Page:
ago, the smallest drives consumed more than six times the space required by
recent ones such as the SP200. Drives are now approaching the size of a motor
starter. This is important for machine and panel builders who want to conserve
panel space and receive all of the benefits of variable speed control.
Manufacturers have been able to dramatically reduce drive size for a number
of reasons. For example, the power silicon components (diode bridge rectifier
and IGBT inverter sections) that convert power from the utility and deliver it
to the motor have improved designs with respect to both package size and power
loss. The reduced power loss significantly reduces the size of a drive by
lowering the demand for cooling devices such as heat sinks and fans. However,
the size reduction in the power section is only one part of the overall
product size reduction. The integration of more features into microprocessors
and other logic components reduces total discrete part count. This along with
the general miniaturization of other surface-mount and power supply components
results in a large savings of circuit board space. Finally, when designed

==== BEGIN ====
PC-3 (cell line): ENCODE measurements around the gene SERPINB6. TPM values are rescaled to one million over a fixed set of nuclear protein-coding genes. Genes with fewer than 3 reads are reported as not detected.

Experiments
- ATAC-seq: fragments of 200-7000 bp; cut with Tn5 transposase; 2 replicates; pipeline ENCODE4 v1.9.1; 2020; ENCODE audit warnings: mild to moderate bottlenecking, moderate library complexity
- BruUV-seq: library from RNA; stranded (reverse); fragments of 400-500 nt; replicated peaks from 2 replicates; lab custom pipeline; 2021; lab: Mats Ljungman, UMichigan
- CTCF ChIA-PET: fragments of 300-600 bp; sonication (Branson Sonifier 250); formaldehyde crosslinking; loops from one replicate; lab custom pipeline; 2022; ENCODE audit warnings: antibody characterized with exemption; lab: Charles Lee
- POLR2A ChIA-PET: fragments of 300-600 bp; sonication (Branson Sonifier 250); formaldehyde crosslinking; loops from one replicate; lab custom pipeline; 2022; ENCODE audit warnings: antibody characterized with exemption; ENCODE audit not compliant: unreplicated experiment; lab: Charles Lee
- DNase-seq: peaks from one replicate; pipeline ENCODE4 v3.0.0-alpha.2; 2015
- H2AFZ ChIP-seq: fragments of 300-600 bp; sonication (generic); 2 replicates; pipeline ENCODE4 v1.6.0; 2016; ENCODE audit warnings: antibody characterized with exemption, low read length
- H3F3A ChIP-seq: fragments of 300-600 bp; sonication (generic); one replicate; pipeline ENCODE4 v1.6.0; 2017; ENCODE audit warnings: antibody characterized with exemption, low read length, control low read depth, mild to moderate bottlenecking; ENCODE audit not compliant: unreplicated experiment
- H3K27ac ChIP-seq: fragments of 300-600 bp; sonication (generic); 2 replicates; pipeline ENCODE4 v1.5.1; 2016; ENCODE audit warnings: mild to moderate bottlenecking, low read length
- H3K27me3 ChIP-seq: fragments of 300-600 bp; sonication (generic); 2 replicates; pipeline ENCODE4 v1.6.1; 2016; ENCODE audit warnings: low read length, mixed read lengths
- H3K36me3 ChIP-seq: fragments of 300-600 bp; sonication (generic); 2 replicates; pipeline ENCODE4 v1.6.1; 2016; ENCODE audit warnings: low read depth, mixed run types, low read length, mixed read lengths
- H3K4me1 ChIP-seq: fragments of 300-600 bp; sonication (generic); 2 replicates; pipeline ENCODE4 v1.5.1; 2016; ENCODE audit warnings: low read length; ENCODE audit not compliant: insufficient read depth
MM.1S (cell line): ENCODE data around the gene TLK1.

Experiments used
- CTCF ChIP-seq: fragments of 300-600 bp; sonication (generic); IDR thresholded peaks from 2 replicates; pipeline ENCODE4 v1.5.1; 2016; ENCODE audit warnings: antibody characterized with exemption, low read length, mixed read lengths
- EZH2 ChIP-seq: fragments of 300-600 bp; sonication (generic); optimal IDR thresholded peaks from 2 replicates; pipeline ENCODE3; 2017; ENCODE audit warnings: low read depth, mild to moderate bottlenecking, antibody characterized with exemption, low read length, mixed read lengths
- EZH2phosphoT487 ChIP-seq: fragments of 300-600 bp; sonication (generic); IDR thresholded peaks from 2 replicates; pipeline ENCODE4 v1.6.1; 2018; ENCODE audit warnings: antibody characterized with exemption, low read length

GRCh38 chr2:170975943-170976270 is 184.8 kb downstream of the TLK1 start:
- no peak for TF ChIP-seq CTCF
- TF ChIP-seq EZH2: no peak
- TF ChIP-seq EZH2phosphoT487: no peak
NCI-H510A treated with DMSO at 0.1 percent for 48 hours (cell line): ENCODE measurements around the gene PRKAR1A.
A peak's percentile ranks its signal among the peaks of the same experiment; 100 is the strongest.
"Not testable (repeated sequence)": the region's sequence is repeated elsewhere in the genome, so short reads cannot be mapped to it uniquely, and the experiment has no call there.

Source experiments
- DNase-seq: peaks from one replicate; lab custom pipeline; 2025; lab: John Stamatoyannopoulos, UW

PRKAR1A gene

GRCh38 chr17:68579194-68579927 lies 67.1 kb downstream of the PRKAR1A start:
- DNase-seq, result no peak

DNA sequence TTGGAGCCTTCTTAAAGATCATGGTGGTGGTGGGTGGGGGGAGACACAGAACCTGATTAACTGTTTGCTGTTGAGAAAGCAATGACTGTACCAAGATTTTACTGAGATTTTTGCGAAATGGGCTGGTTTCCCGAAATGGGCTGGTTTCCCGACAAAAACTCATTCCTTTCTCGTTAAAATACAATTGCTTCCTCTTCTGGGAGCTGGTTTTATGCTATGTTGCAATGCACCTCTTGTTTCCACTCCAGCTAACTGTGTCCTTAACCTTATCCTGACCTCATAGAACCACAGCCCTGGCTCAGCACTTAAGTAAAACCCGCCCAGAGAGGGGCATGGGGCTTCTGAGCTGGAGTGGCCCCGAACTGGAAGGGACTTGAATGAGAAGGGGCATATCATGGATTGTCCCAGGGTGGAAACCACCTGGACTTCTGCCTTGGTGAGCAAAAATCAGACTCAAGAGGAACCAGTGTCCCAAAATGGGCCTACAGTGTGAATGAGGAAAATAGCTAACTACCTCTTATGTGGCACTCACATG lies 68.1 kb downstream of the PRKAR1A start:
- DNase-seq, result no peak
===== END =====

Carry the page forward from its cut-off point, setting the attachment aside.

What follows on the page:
concurrently with the electronics assembly, the drive's enclosure itself
becomes a key factor in keeping the overall dimensions to a minimum.
Performance. Customers must also consider the level of
torque performance expected from today's micro-drives. Many tout current
overload capacity numbers such as 150% for one minute or 200%, instantaneous.
These estimates predict a drive's ability to produce high torque levels needed
for startup or dynamic load response. Unfortunately, these specifications are no
guarantee of actual performance. Unless proper hardware and software designs are
optimized for torque performance, some designs may not be adequate for many
constant-torque applications. When a design is implemented to produce high
torque over a wide speed range, the performance difference can be very large.
Users should consider drive and motor choice, software, and mechanical elements
when designing a control system.
The high demand for ac micro-drives has forced manufacturers to "hit the
sweet spot"--in other words, to provide more optimized designs that offer the
best in ease of use, economy, and small physical size, while continuing to
provide reliability and performance at an economical price.